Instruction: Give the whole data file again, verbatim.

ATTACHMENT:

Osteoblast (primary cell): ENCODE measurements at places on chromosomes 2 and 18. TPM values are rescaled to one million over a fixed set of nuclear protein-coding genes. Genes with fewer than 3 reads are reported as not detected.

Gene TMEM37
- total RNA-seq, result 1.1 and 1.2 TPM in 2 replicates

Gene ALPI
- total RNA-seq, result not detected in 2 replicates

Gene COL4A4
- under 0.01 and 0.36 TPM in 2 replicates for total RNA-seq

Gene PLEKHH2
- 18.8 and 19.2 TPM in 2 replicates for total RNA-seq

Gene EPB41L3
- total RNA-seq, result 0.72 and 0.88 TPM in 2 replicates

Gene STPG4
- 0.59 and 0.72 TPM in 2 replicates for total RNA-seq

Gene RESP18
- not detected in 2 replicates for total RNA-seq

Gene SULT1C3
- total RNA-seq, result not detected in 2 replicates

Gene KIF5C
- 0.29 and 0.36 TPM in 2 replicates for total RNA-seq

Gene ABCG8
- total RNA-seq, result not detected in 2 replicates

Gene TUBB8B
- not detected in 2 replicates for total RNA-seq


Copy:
Osteoblast (primary cell): ENCODE measurements at places on chromosomes 2 and 18. TPM values are rescaled to one million over a fixed set of nuclear protein-coding genes. Genes with fewer than 3 reads are reported as not detected.

Gene TMEM37
- total RNA-seq, result 1.1 and 1.2 TPM in 2 replicates

Gene ALPI
- total RNA-seq, result not detected in 2 replicates

Gene COL4A4
- under 0.01 and 0.36 TPM in 2 replicates for total RNA-seq

Gene PLEKHH2
- 18.8 and 19.2 TPM in 2 replicates for total RNA-seq

Gene EPB41L3
- total RNA-seq, result 0.72 and 0.88 TPM in 2 replicates

Gene STPG4
- 0.59 and 0.72 TPM in 2 replicates for total RNA-seq

Gene RESP18
- not detected in 2 replicates for total RNA-seq

Gene SULT1C3
- total RNA-seq, result not detected in 2 replicates

Gene KIF5C
- 0.29 and 0.36 TPM in 2 replicates for total RNA-seq

Gene ABCG8
- total RNA-seq, result not detected in 2 replicates

Gene TUBB8B
- not detected in 2 replicates for total RNA-seq